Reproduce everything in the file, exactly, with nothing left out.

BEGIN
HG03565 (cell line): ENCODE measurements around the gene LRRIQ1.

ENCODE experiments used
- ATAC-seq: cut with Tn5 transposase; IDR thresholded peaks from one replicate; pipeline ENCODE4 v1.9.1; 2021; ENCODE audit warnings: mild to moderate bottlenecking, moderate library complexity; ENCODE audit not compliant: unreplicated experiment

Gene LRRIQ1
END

HG03565 (cell line): ENCODE measurements around the gene LRRIQ1.

ENCODE experiments used
- ATAC-seq: cut with Tn5 transposase; IDR thresholded peaks from one replicate; pipeline ENCODE4 v1.9.1; 2021; ENCODE audit warnings: mild to moderate bottlenecking, moderate library complexity; ENCODE audit not compliant: unreplicated experiment

Gene LRRIQ1